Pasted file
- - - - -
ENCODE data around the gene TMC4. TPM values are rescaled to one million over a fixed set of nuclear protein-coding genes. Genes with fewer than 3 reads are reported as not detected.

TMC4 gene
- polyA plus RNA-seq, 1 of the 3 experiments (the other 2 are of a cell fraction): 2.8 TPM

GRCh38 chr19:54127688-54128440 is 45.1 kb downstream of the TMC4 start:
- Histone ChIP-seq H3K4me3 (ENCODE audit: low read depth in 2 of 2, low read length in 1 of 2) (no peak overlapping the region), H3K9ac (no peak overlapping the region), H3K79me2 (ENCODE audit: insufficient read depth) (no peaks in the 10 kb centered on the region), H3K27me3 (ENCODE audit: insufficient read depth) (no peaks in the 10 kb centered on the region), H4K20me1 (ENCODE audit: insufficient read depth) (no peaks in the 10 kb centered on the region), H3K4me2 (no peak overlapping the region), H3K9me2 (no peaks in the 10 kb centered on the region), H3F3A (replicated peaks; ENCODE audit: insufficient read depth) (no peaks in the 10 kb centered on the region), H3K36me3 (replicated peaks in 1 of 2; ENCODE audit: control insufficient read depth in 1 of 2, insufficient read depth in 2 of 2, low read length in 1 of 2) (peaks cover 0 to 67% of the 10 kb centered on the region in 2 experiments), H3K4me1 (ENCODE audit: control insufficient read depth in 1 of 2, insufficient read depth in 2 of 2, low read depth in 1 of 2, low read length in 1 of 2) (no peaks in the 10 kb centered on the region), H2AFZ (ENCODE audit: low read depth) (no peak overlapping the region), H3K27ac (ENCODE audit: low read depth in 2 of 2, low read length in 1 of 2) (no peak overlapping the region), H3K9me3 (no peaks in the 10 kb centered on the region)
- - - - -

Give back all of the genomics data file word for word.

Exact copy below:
ENCODE data around the gene TMC4. TPM values are rescaled to one million over a fixed set of nuclear protein-coding genes. Genes with fewer than 3 reads are reported as not detected.

TMC4 gene
- polyA plus RNA-seq, 1 of the 3 experiments (the other 2 are of a cell fraction): 2.8 TPM

GRCh38 chr19:54127688-54128440 is 45.1 kb downstream of the TMC4 start:
- Histone ChIP-seq H3K4me3 (ENCODE audit: low read depth in 2 of 2, low read length in 1 of 2) (no peak overlapping the region), H3K9ac (no peak overlapping the region), H3K79me2 (ENCODE audit: insufficient read depth) (no peaks in the 10 kb centered on the region), H3K27me3 (ENCODE audit: insufficient read depth) (no peaks in the 10 kb centered on the region), H4K20me1 (ENCODE audit: insufficient read depth) (no peaks in the 10 kb centered on the region), H3K4me2 (no peak overlapping the region), H3K9me2 (no peaks in the 10 kb centered on the region), H3F3A (replicated peaks; ENCODE audit: insufficient read depth) (no peaks in the 10 kb centered on the region), H3K36me3 (replicated peaks in 1 of 2; ENCODE audit: control insufficient read depth in 1 of 2, insufficient read depth in 2 of 2, low read length in 1 of 2) (peaks cover 0 to 67% of the 10 kb centered on the region in 2 experiments), H3K4me1 (ENCODE audit: control insufficient read depth in 1 of 2, insufficient read depth in 2 of 2, low read depth in 1 of 2, low read length in 1 of 2) (no peaks in the 10 kb centered on the region), H2AFZ (ENCODE audit: low read depth) (no peak overlapping the region), H3K27ac (ENCODE audit: low read depth in 2 of 2, low read length in 1 of 2) (no peak overlapping the region), H3K9me3 (no peaks in the 10 kb centered on the region)